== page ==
Our Attempt At Building A Small Straw Bale House For $15,000 - Overview

Legally, this straw bale "house" is a shed. We built it in place of our previous shed which was on the property and needed a bit of upgrading. However, the purpose of this build goes far beyond just being a shed.

We wanted to show that you can build a small family house that would be comfortable, beautiful, off-grid + many other good things, all within a reasonable budget.

diy strawbale house
Non load bearing small straw bale house under construction

Live In Comfort

We already know that it's quite comfortable for 3 of us to live in a small (15m2) space. We've been doing it for more than a year now and for the most part it is more than enough. There have only been a few times that I've wished I had a bit more floor space so that I could do some Yoga or Feldenkrais while it's raining outside.

So with that in mind, we bumped up the space a bit to 22m2 (4.9m by 4.4m - internal floor measurements). At this size it should be quite enough for a small family to live in. Some might say luxury...

The building should also be comfortable to live in due to the extremely high insulation value of the straw bales and the thermal mass properties of the earthen floor and natural plaster. What does that mean? Basically, nice stable temperatures year-round.

 

Marvel At It's Beauty

Not sure if you've ever seen a straw bale house before, but they are BEYUUUTTIFFULLL. It's impossible not to fall in love with their heavenly organic shapes and earthy textures. There's some nice examples here if you'd like to take a peek.

 

Non-Toxic Materials - You could lick the walls!

Yup, no poisonous materials used in the building of this house. Healthy as bro!

 

Be Off Grid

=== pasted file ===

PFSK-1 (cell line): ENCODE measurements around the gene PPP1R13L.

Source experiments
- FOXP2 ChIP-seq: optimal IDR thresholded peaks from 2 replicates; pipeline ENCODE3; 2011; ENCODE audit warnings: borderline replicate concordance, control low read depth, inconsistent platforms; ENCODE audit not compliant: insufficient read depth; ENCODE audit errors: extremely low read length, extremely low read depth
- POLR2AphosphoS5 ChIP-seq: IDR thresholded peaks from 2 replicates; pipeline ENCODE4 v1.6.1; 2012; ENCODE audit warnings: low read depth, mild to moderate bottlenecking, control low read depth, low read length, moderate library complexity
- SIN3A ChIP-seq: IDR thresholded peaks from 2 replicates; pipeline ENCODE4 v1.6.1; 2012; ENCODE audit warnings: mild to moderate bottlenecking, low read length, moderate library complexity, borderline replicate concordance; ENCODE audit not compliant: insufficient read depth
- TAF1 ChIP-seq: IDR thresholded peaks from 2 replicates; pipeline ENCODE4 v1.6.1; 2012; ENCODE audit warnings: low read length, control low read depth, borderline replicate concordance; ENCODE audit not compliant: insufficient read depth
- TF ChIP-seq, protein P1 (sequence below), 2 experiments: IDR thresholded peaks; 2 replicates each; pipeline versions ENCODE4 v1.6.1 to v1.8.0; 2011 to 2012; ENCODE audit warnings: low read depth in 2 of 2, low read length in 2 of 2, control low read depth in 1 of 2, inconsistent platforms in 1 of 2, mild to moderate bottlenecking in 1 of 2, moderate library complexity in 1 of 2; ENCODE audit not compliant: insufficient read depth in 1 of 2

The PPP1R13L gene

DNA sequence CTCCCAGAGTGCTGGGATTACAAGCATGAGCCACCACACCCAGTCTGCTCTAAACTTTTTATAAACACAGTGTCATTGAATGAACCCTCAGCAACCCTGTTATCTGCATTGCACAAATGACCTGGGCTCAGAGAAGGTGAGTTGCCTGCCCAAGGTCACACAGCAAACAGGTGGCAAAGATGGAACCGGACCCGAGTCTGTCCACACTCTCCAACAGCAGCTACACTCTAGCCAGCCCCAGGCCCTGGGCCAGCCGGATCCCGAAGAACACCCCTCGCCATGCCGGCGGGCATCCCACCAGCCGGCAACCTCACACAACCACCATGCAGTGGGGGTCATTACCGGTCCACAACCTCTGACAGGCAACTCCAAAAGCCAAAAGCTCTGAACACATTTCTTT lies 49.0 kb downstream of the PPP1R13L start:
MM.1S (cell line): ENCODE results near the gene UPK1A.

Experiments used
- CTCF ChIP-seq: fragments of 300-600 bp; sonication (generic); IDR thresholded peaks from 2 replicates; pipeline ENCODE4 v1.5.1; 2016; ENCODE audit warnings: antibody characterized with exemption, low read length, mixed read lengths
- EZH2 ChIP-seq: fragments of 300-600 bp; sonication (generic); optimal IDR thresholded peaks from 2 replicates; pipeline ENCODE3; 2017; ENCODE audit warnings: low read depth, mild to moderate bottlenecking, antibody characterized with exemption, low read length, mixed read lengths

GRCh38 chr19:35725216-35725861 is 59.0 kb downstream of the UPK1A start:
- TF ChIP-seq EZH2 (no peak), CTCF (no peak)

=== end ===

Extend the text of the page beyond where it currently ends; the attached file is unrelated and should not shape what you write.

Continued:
Our shed is located at the back of our property where it's difficult to get electricity and water. What a great opportunity! We decided to make this building off-grid by adding solar panels, rain water harvesting and a composting toilet system.

 

Spend less than $15,000 to build a house

On this project we're aiming for a budget of $15,000. Yes, that number was pulled out of thin air, but we'll see how we go.

 

Use recycled, natural and local materials

Where possible we would like to use recycled, natural and local materials. This will help minimize not only the budget of the house, but more importantly, the environmental impact.

 

Make shitloads of mistakes (ie: learning)

Eventually, we will build our permanent and final house to live in... Our family home. It will also be a straw bale house in the same style (buck and beam) as this shed.

This mini strawbale house (shed) serves as a practice building. We're hoping to make as many of the mistakes as possible on it so that we can avoid them whilst building our actual house.

Mess up small scale. Succeed big scale.

 

Non load bearing straw bale (buck and beam)

Buck and beam is a straw bale building method which uses a timber frame to hold the weight of the roof. The walls are infilled with straw bales and they don't take any of the load.

Buck and beam is the accepted straw bale building method in this country because it is more resistant to our nasty earthquakes. Since I don't fancy having a roof land on my head, this seemed a good option.

 

Sharing Knowledge and Trading Help

On this project we wanted to trial out the poosh. The poosh is where you can have volunteers come and help you with your natural building project in return for accommodation, food and a few laughs. This seemed like a good option because from previous experience, natural building projects tend to be quite labour intensive. They're much better with friends.

The other benefit of having volunteers come and help is that we're sharing our knowledge of natural building. We'd love to see more of these projects out there... Natural building makes the world a better place :)

the pooshers helping us build our small straw bale house
The team of pooshers helping us build the small straw bale "house"